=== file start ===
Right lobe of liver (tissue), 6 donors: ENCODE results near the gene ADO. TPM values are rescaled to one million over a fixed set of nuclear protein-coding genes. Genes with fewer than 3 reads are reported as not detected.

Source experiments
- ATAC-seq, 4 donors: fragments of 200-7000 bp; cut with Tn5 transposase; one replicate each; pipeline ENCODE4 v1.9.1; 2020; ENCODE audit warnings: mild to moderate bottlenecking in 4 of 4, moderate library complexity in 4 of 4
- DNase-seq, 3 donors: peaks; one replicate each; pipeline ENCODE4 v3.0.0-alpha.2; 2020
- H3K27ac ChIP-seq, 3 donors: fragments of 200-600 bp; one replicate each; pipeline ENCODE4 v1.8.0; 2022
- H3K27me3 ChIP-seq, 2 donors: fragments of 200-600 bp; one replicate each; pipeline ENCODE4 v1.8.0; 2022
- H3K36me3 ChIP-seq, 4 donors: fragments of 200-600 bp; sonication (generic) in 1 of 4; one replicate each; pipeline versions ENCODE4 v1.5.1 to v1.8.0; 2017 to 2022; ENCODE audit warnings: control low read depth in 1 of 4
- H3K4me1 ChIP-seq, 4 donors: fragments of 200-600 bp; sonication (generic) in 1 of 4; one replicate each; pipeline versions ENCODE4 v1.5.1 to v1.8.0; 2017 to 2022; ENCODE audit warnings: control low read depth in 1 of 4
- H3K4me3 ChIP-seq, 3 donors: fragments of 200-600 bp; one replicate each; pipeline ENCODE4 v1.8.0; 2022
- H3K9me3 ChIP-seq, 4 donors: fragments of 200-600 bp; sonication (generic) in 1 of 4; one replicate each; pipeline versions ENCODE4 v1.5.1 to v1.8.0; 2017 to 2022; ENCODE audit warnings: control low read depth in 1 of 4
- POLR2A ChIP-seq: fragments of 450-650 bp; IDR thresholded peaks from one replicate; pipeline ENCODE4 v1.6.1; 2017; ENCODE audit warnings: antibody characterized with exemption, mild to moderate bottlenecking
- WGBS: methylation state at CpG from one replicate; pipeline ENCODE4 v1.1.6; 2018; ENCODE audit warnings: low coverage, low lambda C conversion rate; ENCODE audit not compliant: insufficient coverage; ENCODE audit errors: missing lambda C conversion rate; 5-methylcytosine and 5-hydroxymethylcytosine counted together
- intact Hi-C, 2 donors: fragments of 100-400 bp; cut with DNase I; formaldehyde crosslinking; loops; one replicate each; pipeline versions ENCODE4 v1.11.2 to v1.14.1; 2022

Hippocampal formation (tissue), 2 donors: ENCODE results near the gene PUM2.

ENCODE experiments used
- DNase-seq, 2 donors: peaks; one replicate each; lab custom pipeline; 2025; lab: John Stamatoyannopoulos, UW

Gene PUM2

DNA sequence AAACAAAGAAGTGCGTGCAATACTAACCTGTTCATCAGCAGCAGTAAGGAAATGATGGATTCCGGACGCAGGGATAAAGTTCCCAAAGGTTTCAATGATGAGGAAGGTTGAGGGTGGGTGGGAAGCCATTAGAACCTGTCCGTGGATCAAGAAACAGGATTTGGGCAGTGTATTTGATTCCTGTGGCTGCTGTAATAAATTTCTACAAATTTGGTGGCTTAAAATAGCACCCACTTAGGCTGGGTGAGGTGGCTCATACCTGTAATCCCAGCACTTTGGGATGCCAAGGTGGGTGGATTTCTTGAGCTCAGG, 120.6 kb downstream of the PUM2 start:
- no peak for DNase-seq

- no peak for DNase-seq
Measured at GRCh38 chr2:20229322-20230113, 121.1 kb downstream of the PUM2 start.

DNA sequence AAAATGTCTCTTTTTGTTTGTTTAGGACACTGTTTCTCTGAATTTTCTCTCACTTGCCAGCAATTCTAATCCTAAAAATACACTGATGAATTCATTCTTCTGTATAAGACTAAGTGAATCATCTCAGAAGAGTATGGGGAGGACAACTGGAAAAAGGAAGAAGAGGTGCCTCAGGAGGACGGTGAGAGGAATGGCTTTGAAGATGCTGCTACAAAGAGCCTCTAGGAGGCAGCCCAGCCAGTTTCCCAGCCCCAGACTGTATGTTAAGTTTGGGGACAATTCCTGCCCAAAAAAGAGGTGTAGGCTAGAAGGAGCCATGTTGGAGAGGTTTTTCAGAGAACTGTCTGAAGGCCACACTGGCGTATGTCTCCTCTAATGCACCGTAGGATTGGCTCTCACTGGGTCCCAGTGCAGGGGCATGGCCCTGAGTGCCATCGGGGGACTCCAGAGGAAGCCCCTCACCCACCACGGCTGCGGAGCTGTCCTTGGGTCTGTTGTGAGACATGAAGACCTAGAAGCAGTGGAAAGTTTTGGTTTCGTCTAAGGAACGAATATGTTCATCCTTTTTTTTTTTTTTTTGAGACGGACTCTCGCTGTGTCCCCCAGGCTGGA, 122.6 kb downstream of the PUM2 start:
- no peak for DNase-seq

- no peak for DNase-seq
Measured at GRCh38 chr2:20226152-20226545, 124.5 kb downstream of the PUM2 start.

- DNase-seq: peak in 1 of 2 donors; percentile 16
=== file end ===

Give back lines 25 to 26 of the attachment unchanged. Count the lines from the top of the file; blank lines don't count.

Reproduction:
Measured at GRCh38 chr2:20226152-20226545, 124.5 kb downstream of the PUM2 start.

- DNase-seq: peak in 1 of 2 donors; percentile 16